Last update Feb. 19, 2019
Synthetic ovulation stimulant. It inhibits hypothalamic estrogen receptors, which in turn stimulates the release of FSH, estradiol and LH. It has initially anti-estrogenic and then estrogenic effects.
Indicated to induce ovulation in infertility treatment and polycystic ovary syndrome (Hossein 2016, AEMPS 2016, Sanofi 2012, López 2004, Sheehan 2004, Kousta 1997).
Increased risk of multiple pregnancy.
Administered orally, a daily dose for 5 days, maximum 3 menstrual cycles.
Since the last update, we have not found published data on its excretion in breast milk.
Its high volume of distribution makes the transfer to milk in significant quantities unlikely, but its long half-life could facilitate it.
Adverse effects are infrequent and temporary at usual doses; they occur in high doses and for prolonged periods such as those used in research studies (AEMPS 2016, Sanofi 2012).
Studies on the effects on prolactin and milk production are scarce, out of date and contradictory, for while for some authors clomiphene decreases prolactin plasma levels, inhibiting breastfeeding when administered during the first week postpartum (Weinstein 1976, Kalir 1975), for others it has no effect on prolactin nor does it inhibit breastfeeding (Canales 1977).
In any case, when breastfeeding is well established, prolactin levels do not correlate with milk production. This would be the case in an infertility treatment.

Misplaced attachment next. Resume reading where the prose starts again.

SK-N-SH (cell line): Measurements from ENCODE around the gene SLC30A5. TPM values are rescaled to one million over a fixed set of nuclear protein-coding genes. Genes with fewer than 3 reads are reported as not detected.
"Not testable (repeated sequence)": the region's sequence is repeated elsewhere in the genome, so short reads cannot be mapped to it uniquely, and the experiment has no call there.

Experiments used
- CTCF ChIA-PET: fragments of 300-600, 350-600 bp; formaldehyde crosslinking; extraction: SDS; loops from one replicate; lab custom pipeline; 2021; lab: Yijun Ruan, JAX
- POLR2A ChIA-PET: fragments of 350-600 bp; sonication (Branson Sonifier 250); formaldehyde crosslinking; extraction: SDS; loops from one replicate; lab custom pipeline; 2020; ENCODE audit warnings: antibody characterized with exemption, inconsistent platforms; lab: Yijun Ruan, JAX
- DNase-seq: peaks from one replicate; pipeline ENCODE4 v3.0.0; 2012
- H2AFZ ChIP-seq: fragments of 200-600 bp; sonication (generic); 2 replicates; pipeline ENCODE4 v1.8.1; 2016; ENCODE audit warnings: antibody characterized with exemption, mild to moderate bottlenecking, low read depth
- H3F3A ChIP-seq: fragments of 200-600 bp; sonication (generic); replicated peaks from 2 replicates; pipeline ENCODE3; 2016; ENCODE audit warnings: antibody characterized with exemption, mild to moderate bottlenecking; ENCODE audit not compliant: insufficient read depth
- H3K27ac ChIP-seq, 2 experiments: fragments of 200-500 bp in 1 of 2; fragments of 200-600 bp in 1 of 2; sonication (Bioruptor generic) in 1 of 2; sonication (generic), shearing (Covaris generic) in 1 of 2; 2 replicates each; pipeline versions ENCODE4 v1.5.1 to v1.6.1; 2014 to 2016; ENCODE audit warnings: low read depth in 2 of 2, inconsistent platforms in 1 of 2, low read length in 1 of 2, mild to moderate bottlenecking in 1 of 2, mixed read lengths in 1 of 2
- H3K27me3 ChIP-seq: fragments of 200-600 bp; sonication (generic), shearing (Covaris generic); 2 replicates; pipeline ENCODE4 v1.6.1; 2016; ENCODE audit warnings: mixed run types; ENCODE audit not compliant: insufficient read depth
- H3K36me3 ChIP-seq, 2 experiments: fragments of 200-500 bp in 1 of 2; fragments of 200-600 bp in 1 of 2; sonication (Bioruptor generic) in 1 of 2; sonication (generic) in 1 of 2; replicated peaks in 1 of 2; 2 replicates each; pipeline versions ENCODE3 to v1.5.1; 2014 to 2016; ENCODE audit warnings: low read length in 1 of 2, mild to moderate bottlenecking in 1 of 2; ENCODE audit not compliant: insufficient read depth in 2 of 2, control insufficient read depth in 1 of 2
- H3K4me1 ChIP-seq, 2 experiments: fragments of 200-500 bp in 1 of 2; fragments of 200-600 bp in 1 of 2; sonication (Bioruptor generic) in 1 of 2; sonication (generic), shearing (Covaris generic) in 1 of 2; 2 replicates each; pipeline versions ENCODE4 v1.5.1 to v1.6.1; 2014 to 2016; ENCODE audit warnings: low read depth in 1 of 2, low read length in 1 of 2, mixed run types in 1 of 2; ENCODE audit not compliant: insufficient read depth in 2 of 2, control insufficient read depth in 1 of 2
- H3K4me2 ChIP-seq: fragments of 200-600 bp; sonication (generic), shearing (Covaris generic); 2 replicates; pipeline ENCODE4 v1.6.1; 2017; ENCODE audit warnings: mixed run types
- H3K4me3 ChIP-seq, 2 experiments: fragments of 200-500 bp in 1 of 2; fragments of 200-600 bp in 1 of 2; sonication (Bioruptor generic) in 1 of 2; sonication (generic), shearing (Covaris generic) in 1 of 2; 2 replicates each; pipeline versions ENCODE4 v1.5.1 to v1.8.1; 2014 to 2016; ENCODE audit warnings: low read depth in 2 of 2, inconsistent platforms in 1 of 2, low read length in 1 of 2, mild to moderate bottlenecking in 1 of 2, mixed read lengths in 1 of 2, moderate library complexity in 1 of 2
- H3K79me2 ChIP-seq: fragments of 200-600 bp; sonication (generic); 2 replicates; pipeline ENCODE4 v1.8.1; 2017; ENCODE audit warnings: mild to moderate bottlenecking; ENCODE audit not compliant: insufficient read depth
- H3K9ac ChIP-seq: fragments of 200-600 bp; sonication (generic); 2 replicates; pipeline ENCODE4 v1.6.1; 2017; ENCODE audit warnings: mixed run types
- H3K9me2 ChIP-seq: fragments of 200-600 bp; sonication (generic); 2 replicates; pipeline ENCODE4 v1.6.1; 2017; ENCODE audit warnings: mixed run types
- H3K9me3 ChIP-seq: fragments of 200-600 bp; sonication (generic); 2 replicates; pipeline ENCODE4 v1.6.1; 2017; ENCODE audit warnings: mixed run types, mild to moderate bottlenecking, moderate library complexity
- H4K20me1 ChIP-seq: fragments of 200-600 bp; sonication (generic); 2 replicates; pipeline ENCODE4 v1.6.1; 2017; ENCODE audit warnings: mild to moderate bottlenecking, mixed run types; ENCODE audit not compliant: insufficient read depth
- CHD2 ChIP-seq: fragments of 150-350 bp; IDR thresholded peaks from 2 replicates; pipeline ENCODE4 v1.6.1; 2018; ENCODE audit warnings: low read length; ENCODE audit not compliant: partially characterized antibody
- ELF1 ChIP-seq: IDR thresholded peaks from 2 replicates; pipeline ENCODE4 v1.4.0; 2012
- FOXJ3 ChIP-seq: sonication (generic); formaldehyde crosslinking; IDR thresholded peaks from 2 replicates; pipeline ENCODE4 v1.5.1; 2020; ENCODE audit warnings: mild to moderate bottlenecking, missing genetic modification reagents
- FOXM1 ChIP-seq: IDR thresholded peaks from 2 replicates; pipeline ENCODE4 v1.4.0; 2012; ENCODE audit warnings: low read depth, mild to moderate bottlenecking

It is not advisable to take it during the first weeks of the postpartum period due to the risk of decreased milk production.
In infertility treatment, the possible anovulatory effect of frequent on demand breastfeeding should be taken into account.
Suggestions made at e-lactancia are done by APILAM team of health professionals, and are based on updated scientific publications. It is not intended to replace the relationship you have with your doctor but to compound it. The pharmaceutical industry contraindicates breastfeeding, mistakenly and without scientific reasons, in most of the drug data sheets.
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e-lactancia is a resource recommended by Academy of Breastfeeding Medicine - 2012 of United States of America
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